Article

Short-interval intracortical inhibition in Parkinson's disease using anterior-posterior directed currents.

Department of Neurology, The University of Tokyo Hospital, 7-3-1 Hongo, Bunkyo-ku, Tokyo 113-8655, Japan.
Experimental Brain Research (Impact Factor: 2.22). 08/2011; 214(2):317-21. DOI: 10.1007/s00221-011-2829-2
Source: PubMed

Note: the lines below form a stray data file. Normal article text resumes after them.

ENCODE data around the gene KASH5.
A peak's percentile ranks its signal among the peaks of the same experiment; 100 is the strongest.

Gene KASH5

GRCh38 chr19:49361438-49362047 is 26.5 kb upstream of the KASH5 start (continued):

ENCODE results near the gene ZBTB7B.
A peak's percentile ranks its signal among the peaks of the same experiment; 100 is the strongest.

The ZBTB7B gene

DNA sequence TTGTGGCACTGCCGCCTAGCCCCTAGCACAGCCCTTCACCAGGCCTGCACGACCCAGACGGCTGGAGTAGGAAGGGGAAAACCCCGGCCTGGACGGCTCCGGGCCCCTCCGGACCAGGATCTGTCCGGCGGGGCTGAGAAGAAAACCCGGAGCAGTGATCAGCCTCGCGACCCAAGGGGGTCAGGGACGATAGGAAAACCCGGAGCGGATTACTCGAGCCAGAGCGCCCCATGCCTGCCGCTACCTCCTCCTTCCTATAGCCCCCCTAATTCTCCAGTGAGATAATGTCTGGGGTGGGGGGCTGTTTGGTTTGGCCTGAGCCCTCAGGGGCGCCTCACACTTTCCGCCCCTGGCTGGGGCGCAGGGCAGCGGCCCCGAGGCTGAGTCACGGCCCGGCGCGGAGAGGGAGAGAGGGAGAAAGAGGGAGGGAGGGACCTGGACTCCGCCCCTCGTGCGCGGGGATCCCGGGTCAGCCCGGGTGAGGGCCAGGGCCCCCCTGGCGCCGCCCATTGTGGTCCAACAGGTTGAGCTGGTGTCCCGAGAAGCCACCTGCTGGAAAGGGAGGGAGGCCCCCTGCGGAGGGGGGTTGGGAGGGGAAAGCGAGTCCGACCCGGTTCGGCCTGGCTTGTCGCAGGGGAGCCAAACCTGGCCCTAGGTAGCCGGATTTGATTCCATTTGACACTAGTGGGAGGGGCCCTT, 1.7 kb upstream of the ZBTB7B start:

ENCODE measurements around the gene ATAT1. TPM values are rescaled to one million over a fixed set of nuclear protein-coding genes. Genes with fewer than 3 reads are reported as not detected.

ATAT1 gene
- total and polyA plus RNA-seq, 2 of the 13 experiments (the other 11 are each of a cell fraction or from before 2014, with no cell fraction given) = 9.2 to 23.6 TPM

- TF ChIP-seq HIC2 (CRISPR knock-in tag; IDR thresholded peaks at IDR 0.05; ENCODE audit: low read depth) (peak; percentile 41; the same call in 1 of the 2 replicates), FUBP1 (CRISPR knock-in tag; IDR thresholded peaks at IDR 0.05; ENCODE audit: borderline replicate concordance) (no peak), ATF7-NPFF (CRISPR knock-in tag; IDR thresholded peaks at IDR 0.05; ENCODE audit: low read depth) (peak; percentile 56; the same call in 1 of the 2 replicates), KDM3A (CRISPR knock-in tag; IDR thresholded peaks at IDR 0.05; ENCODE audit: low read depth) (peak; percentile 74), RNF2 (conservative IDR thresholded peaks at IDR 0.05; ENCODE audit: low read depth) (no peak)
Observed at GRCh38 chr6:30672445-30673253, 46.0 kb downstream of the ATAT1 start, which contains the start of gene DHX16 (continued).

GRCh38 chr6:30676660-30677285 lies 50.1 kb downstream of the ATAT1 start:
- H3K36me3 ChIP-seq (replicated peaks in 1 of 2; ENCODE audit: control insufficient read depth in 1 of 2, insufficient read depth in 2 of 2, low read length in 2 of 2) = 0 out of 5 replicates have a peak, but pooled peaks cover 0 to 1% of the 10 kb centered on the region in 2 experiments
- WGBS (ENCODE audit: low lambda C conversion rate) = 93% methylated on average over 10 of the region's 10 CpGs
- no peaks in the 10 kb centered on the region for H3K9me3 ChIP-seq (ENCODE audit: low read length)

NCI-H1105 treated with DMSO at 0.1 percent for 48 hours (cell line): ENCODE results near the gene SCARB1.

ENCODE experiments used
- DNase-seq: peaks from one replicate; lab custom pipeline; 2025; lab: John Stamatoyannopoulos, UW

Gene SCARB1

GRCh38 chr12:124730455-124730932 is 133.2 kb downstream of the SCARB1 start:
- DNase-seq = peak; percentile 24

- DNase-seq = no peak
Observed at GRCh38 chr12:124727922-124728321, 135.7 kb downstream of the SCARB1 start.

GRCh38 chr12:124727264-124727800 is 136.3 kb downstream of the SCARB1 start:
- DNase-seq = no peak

ABSTRACT Reduced short-interval intracortical inhibition (SICI) is reported in Parkinson's disease (PD) and is considered to reflect abnormal GABAergic inhibitory system of the primary motor cortex in PD. We have recently shown, however, that SICI using anterior-posterior directed currents in the brain was normal in focal dystonia even though that using posterior-anterior currents was abnormal, indicating that the GABAergic system of the primary motor cortex is largely normal in dystonia. Here, we studied SICI in PD to clarify whether the GABAergic system is completely impaired in PD. We used paired-pulse transcranial magnetic stimulation to study SICI at interstimulus intervals of 3 and 4 ms with anterior-posterior or posterior-anterior directed currents in eight PD patients and ten healthy volunteers. The amount of SICI with posterior-anterior directed currents was reduced in PD patients compared with healthy volunteers; in contrast, SICI studied with anterior-posterior directed currents was normal in PD patients. These observations may be due to the difference in I-wave composition generated by the two directed currents and/or the difference in responsible inhibitory interneurons for the inhibition between the two current directions. We suggest that some or a part of inhibitory interneurons are not involved in PD. This discrepancy between SICI using posterior-anterior and anterior-posterior directed currents experiments may provide additional information about the circuits of the motor cortex.

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